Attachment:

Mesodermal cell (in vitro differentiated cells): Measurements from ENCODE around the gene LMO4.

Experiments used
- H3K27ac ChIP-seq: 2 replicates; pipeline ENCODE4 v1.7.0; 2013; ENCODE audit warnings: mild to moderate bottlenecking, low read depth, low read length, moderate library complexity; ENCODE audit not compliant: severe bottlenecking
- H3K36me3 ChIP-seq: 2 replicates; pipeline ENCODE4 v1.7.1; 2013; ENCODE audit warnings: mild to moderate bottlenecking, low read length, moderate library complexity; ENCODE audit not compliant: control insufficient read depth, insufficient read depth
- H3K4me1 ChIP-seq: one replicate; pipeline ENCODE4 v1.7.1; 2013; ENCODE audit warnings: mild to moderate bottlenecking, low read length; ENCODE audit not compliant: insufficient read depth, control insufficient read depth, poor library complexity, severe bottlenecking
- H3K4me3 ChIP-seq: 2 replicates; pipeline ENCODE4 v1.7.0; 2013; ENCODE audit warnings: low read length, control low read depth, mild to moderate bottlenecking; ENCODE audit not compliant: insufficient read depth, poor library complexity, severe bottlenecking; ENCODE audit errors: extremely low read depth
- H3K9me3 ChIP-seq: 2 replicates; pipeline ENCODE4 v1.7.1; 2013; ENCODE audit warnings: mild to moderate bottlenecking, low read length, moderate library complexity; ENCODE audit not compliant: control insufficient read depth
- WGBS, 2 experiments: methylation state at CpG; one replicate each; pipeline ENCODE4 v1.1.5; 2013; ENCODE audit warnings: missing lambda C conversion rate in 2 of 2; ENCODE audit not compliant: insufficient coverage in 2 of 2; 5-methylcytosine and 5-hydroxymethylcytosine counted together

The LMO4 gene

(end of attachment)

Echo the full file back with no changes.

Mesodermal cell (in vitro differentiated cells): Measurements from ENCODE around the gene LMO4.

Experiments used
- H3K27ac ChIP-seq: 2 replicates; pipeline ENCODE4 v1.7.0; 2013; ENCODE audit warnings: mild to moderate bottlenecking, low read depth, low read length, moderate library complexity; ENCODE audit not compliant: severe bottlenecking
- H3K36me3 ChIP-seq: 2 replicates; pipeline ENCODE4 v1.7.1; 2013; ENCODE audit warnings: mild to moderate bottlenecking, low read length, moderate library complexity; ENCODE audit not compliant: control insufficient read depth, insufficient read depth
- H3K4me1 ChIP-seq: one replicate; pipeline ENCODE4 v1.7.1; 2013; ENCODE audit warnings: mild to moderate bottlenecking, low read length; ENCODE audit not compliant: insufficient read depth, control insufficient read depth, poor library complexity, severe bottlenecking
- H3K4me3 ChIP-seq: 2 replicates; pipeline ENCODE4 v1.7.0; 2013; ENCODE audit warnings: low read length, control low read depth, mild to moderate bottlenecking; ENCODE audit not compliant: insufficient read depth, poor library complexity, severe bottlenecking; ENCODE audit errors: extremely low read depth
- H3K9me3 ChIP-seq: 2 replicates; pipeline ENCODE4 v1.7.1; 2013; ENCODE audit warnings: mild to moderate bottlenecking, low read length, moderate library complexity; ENCODE audit not compliant: control insufficient read depth
- WGBS, 2 experiments: methylation state at CpG; one replicate each; pipeline ENCODE4 v1.1.5; 2013; ENCODE audit warnings: missing lambda C conversion rate in 2 of 2; ENCODE audit not compliant: insufficient coverage in 2 of 2; 5-methylcytosine and 5-hydroxymethylcytosine counted together

The LMO4 gene